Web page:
My Journey to a PhD

Student outdoors smiling

By Andrea Cooper

Born in the Sixties, I grew up in Merseyside. I am the eldest of four children and we lived with my mum, and through the cobbled entry lived my Nanny Holmes. I remember my mum and nan to be loving, kind, resilient women who put their family first at all times. My mum’s family all lived in Shropshire she was the only one to move away, this pretty and shy woman with the courage of a lioness. She was gentle but protective of her brood and we thought too strict. We were always the kids who had to come in from playing whilst it was still light so we could go to bed early and be up for school, and mum ‘forced’ us all to go for a family walk on a Sunday afternoon no matter the weather. We were all brought up to be well mannered, to do as we were told, to look after each other, and treat other people kindly. 

Both my mum and nan lived a tough life, nothing came easy for them and they worked hard with little time or treats for themselves. My mum (youngest child of nine - with the beautiful name Andelle after a French river) prided herself that we were clean and fed hot meals and that her white washing on the line was spotless. She juggled money to pay the bills and kept a roof over our heads – trying to keep the bailiffs away from the door by cleaning three mornings a week for posh people, cash in hand so hidden from the ‘social’ (social security) – until she got caught. 

At school we always behaved and did well in class and sports. We were expected to do well at school because we were ‘bright’ but I can’t ever remember being expected to do anything with an education – even when my mum and dad burst with pride at me passing the eleven plus exam to go to the girls grammar school. I didn’t get to go to sixth form because you had to wear your own clothes and I had holes in my pair of shoes. My mum told me years later (and still does) that she would have liked me to be a nurse, like she would have loved to have been. 

In my mid-twenties I started my higher education studies in Cartrefle part of the North East Wales Institute of Higher Education (NEWI) which is now Wrexham University. I studied here because it was the nearest but also one of the best places to study Youth and Community Work. I produced an A+ piece of research on women lawbreakers and would have loved to pursuit an academic career but I had my professional qualification and as a ‘single mother’ I needed to get out and earn.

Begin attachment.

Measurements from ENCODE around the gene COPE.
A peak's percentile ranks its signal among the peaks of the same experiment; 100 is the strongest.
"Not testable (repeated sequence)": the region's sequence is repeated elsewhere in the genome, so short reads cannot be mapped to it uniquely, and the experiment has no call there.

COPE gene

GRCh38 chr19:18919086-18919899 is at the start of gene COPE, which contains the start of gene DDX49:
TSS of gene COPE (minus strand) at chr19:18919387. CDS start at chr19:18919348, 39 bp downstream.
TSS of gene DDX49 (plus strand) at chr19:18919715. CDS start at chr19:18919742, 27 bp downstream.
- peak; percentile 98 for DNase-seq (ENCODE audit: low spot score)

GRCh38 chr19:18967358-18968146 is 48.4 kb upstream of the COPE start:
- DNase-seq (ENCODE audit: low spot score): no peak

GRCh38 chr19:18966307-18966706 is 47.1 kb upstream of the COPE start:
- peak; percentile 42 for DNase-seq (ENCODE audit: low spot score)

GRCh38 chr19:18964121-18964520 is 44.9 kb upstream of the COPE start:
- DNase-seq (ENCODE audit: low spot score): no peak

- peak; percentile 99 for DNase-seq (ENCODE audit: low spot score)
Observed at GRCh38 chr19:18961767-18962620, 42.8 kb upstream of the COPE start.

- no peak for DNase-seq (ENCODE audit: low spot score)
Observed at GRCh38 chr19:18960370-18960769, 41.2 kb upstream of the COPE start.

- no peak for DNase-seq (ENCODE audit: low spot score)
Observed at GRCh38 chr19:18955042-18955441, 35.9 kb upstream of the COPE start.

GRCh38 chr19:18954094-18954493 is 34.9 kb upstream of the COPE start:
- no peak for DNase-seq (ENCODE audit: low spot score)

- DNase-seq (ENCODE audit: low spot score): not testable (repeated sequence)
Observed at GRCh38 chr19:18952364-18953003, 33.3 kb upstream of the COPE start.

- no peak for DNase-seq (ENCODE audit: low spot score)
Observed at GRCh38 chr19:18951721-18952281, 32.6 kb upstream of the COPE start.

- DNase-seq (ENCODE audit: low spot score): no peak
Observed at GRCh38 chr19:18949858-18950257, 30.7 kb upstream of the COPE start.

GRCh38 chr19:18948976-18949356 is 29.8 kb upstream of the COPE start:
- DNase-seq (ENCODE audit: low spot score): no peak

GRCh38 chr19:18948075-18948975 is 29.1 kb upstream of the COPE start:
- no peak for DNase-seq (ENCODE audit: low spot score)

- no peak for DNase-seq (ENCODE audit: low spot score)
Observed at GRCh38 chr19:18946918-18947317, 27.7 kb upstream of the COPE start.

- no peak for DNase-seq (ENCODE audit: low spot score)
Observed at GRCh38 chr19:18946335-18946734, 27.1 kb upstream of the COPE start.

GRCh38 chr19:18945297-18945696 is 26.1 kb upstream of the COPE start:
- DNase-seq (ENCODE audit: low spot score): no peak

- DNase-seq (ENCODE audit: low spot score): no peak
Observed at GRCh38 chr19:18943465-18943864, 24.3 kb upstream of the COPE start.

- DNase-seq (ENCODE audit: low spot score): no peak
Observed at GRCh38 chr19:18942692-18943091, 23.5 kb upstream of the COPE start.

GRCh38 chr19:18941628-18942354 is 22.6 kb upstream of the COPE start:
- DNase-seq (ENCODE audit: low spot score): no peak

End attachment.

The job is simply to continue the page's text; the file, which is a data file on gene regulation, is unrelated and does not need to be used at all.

I have always been fascinated with women and carry a genuine curiosity about notions of womanhood or femininity. Through the sensibility of a girl growing up I saw some things – women who dressed funny with black tights and white shoes who hung around the bus depot at the top of our street; women smoking and drinking in the pub on a Sunday when we went in to ask our dad for a bottle of R Whites lemonade to go with our dinner; the barmaid in the snooker hall where my nan cleaned who gave me nuts from the cardboard picture of a semi-naked woman whilst I learned how to count and spell watching Sesame Street on the coloured telly in the ladies lounge; and the hordes of women going in and out of the bingo hall. I experienced the sights and smells of this everyday life going on around me enthralling.

These women and my mum and nans experiences of the ups and downs of life helped me to develop an ingrained compassion for women. Particularly for women who are vulnerable at times and those women who experience profound inequality. Along the way in adulthood I have fluctuated from being a radical feminist to liberal feminist, to being too busy with other stuff to wave the flag and even to feel it was irrelevant to call myself a feminist. In my fifties I am now that mum of four and a Nanny Cooper who is loved as much as we loved our nan, and I am helping to raise my grandsons to be good men like my husband (and my brothers). It is also now the time that us kids take our turn to be gentle and protect our mum. 

Amazingly, I have been lucky enough to achieve my ambition of studying for a PhD – having the opportunity to write and importantly to explore more about ‘other ordinary women’ and how they fare. In my research, I attempt to connect the everyday experience of a group of ‘ordinary’ women who have offended to public issues of inequality, injustice, and exploitation. 

Following in the footsteps of two of my daughters, I came back to study in Wrexham. It is still the nearest but importantly it has one of the best reputations for studying criminal justice. Having not studied for over thirty years I started tentatively with an MA and I am so grateful for all the support I have received. As a mature student and a feminist I love how the university is outstanding for social inclusion and I am proud to be here.